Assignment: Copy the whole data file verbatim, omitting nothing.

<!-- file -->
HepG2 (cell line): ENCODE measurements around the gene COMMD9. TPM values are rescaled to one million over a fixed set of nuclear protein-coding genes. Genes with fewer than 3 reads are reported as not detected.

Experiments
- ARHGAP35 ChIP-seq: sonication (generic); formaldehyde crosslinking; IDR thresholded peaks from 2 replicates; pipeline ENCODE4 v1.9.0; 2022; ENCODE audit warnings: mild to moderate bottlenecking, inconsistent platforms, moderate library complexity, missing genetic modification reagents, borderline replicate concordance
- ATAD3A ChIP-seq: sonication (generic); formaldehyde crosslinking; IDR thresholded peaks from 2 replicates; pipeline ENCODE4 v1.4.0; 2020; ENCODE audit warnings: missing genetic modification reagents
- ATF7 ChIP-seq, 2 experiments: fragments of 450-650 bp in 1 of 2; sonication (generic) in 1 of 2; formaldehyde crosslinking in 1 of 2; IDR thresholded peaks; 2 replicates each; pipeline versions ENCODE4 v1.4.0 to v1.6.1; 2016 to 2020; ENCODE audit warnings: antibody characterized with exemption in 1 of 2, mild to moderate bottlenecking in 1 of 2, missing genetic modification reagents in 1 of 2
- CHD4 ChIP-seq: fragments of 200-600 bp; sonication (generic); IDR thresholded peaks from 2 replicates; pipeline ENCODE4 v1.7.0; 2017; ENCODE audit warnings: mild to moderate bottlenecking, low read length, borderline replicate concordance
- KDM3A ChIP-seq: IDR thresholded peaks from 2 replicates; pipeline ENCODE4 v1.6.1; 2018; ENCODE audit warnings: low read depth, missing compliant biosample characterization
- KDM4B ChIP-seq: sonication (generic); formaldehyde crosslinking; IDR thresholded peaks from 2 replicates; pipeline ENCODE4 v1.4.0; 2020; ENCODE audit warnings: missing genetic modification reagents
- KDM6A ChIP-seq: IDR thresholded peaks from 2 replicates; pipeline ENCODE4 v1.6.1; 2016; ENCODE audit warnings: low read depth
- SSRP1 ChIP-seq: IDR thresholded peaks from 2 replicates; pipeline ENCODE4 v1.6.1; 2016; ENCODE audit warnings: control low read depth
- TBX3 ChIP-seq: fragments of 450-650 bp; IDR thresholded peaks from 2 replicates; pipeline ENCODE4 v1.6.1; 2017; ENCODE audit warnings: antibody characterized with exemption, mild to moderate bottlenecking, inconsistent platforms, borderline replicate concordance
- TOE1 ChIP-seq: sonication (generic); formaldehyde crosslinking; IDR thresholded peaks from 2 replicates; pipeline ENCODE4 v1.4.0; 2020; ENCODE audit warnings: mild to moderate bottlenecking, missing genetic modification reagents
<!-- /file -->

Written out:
HepG2 (cell line): ENCODE measurements around the gene COMMD9. TPM values are rescaled to one million over a fixed set of nuclear protein-coding genes. Genes with fewer than 3 reads are reported as not detected.

Experiments
- ARHGAP35 ChIP-seq: sonication (generic); formaldehyde crosslinking; IDR thresholded peaks from 2 replicates; pipeline ENCODE4 v1.9.0; 2022; ENCODE audit warnings: mild to moderate bottlenecking, inconsistent platforms, moderate library complexity, missing genetic modification reagents, borderline replicate concordance
- ATAD3A ChIP-seq: sonication (generic); formaldehyde crosslinking; IDR thresholded peaks from 2 replicates; pipeline ENCODE4 v1.4.0; 2020; ENCODE audit warnings: missing genetic modification reagents
- ATF7 ChIP-seq, 2 experiments: fragments of 450-650 bp in 1 of 2; sonication (generic) in 1 of 2; formaldehyde crosslinking in 1 of 2; IDR thresholded peaks; 2 replicates each; pipeline versions ENCODE4 v1.4.0 to v1.6.1; 2016 to 2020; ENCODE audit warnings: antibody characterized with exemption in 1 of 2, mild to moderate bottlenecking in 1 of 2, missing genetic modification reagents in 1 of 2
- CHD4 ChIP-seq: fragments of 200-600 bp; sonication (generic); IDR thresholded peaks from 2 replicates; pipeline ENCODE4 v1.7.0; 2017; ENCODE audit warnings: mild to moderate bottlenecking, low read length, borderline replicate concordance
- KDM3A ChIP-seq: IDR thresholded peaks from 2 replicates; pipeline ENCODE4 v1.6.1; 2018; ENCODE audit warnings: low read depth, missing compliant biosample characterization
- KDM4B ChIP-seq: sonication (generic); formaldehyde crosslinking; IDR thresholded peaks from 2 replicates; pipeline ENCODE4 v1.4.0; 2020; ENCODE audit warnings: missing genetic modification reagents
- KDM6A ChIP-seq: IDR thresholded peaks from 2 replicates; pipeline ENCODE4 v1.6.1; 2016; ENCODE audit warnings: low read depth
- SSRP1 ChIP-seq: IDR thresholded peaks from 2 replicates; pipeline ENCODE4 v1.6.1; 2016; ENCODE audit warnings: control low read depth
- TBX3 ChIP-seq: fragments of 450-650 bp; IDR thresholded peaks from 2 replicates; pipeline ENCODE4 v1.6.1; 2017; ENCODE audit warnings: antibody characterized with exemption, mild to moderate bottlenecking, inconsistent platforms, borderline replicate concordance
- TOE1 ChIP-seq: sonication (generic); formaldehyde crosslinking; IDR thresholded peaks from 2 replicates; pipeline ENCODE4 v1.4.0; 2020; ENCODE audit warnings: mild to moderate bottlenecking, missing genetic modification reagents